How to optimize ORDER BY RANDOM()

Doing a ORDER BY RAND() in SQL is bad. Very bad. As Tobias Petry details (and Bernard Grymonpon always used to tell at local meetups):

Ordering records in a random order involves these operations:

  1. Load all rows into memory matching your conditions
  2. Assign a random value RANDOM() to each row in the database
  3. Sort all the rows according to this random value
  4. Retain only the desired number of records from all sorted records

His solution is to pre-add randomness to each record, in an extra column. For it he uses a the Geometric Datatype POINT type. In Postgres he then uses the following query that orders the records by distance measured against a new random point.

SELECT * FROM repositories ORDER BY randomness <-> point(0.753,0.294) LIMIT 3;

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In MySQL you also have a POINT class (ever since MySQL 5.7.6) that you can use. However I don’t really see how that would work there, as you’d need to calculate the distance for each record using a call to ST_Distance:

SET @randomx = RAND();
SET @randomy = RAND();
SELECT *, ST_Distance(POINT(@randomx, @randomy), randomness) AS distance FROM repositories ORDER BY distance DESC LIMIT 0,3;

💁‍♂️ Using EXPLAIN on the query above verifies it doesn’t use an index, and thus goes over all records.

What I do see working instead, is use of a single float value to hold pre-randomness:

-- Add column + index
ALTER TABLE `repositories` ADD `randomness` FLOAT(17,16) UNSIGNED NOT NULL AFTER `randomness`;
ALTER TABLE `repositories` ADD INDEX(`randomness`);

-- Update existing records. New records should have this number pre-generated before inserting
UPDATE `repositories` SET randomness = RAND() WHERE 1;

With that column in place, you could then do something like this:

SET @randomnumber = RAND(); -- This number would typically be generated by your PHP code, and then be injected as a query param
SELECT * FROM repositories WHERE randomness < @randomnumber ORDER BY randomness DESC 0,3;

Unlike the query using POINT(), this last query will leverage the index created on the randomness column 🙂

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How to optimize ORDER BY RANDOM()

Via Freek

How to Clean up Async Effects in React

Dmitri Pavlutin walks us through properly cleaning up side-effects in React:

From time to time you might have difficulties at the intersection of component lifecycle (initial render, mount, update, unmount) and the side-effect lifecycle (start, in progress, complete).

Tackled are fetch requests, timers like setTimeout(), debounce or throttle functions, etc.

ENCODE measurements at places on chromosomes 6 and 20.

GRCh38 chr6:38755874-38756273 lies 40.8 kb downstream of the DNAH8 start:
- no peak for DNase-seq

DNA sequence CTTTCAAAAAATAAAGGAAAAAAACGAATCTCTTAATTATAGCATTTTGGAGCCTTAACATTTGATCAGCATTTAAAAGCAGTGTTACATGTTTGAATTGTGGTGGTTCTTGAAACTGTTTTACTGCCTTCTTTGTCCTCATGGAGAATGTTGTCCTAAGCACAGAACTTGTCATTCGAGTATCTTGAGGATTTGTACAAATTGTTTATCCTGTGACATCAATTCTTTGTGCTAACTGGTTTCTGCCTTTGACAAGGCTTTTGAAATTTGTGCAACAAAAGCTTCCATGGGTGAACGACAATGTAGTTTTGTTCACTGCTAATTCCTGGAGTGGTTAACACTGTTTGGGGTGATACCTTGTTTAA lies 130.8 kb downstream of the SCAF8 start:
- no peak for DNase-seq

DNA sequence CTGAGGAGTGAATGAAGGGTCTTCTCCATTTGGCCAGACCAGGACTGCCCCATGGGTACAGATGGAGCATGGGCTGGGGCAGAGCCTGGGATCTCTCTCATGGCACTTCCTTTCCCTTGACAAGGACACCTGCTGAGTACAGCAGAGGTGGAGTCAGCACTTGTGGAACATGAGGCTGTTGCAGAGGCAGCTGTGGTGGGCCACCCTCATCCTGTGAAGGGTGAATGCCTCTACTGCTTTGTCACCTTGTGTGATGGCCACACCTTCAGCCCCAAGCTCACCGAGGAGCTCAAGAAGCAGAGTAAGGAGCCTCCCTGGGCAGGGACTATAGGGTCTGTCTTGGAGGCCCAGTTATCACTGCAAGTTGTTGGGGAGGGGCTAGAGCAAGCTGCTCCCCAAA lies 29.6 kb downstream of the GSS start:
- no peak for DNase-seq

With the techniques applied, you should no longer see warnings like the one below:

Warning: Can't perform a React state update on an unmounted component.

How to Clean up Async Effects in React →

Chrome 92 — What’s New In DevTools

New in DevTools that ship with Chrome 92 (selection):

What’s New In DevTools (Chrome 92) →

Viewport Unit Based Typography vs. Safari

font-size-vw-tamed

A common thing to do regarding font-sizing is to use Viewport Unit Based Typography, nowadays often combined with CSS min() or clamp():

:root {
  font-size: min(calc(1em + 1vw), 4em);
}

However, as Sara Soueidan details, Safari doesn’t co-operate here:

In Safari on macOS, the fluid text wasn’t really fluid—resizing the viewport did nothing to the font size, even though the latter is supposed to respond to the change in viewport width.

It’s a bug, slated to be fixed in the next version of Safari (Safari TP already has the fix). In the meantime there’s an easy workaround we can use.

More details + demo on Sara’s blog.

Working around the viewport-based fluid typography bug in Safari →

Re-reading that Viewport Unit Based Typography post from 2016 I now see that it also mentions that Safari doesn’t play nice with it. Let this underline the importance of filing bugs: because Sara filed a bug the Safari team came to know about the bug and fixed it (very fast too).

You might as well timestamp it

Jerod Santo:

There are plenty of times in my career when I’ve stored a boolean and later wished I’d had a timestamp. There are zero times when I’ve stored a timestamp and regretted that decision.

Hear hear! Over the years I’ve come to include 9 meta fields for most of the tables I create: added_at, added_by, added_ip, edited_at, edited_by, edited_ip, deleted_at, deleted_by, and deleted_ip. Handy for whenever you receive a phone call saying that a record has disappeared, allowing you to pinpoint it to a user and a specific timestamp.

You might as well timestamp it →